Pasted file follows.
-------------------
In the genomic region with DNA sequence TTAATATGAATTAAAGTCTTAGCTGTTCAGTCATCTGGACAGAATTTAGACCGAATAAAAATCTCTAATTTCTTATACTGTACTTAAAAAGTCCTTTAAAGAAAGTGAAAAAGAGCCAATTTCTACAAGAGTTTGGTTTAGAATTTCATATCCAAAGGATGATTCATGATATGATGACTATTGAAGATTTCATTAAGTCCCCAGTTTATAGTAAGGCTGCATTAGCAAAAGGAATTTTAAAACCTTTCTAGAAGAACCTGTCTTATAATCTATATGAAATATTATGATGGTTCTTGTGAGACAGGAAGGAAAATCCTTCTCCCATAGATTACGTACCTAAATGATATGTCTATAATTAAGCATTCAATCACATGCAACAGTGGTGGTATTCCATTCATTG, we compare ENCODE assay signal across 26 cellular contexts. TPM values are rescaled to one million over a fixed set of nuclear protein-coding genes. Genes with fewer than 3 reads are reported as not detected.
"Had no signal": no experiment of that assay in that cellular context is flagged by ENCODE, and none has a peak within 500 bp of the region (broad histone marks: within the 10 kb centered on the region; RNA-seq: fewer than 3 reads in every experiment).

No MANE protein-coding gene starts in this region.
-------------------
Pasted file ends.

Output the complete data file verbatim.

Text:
In the genomic region with DNA sequence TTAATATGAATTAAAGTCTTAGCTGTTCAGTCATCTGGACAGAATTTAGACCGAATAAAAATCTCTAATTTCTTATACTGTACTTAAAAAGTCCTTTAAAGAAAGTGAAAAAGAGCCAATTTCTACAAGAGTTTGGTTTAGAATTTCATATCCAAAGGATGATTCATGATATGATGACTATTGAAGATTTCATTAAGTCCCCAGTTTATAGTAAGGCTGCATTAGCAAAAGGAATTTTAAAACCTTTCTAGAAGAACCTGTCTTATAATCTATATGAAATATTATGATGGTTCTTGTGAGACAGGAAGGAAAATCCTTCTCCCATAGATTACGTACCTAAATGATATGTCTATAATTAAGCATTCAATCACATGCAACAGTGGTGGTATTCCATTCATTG, we compare ENCODE assay signal across 26 cellular contexts. TPM values are rescaled to one million over a fixed set of nuclear protein-coding genes. Genes with fewer than 3 reads are reported as not detected.
"Had no signal": no experiment of that assay in that cellular context is flagged by ENCODE, and none has a peak within 500 bp of the region (broad histone marks: within the 10 kb centered on the region; RNA-seq: fewer than 3 reads in every experiment).

No MANE protein-coding gene starts in this region.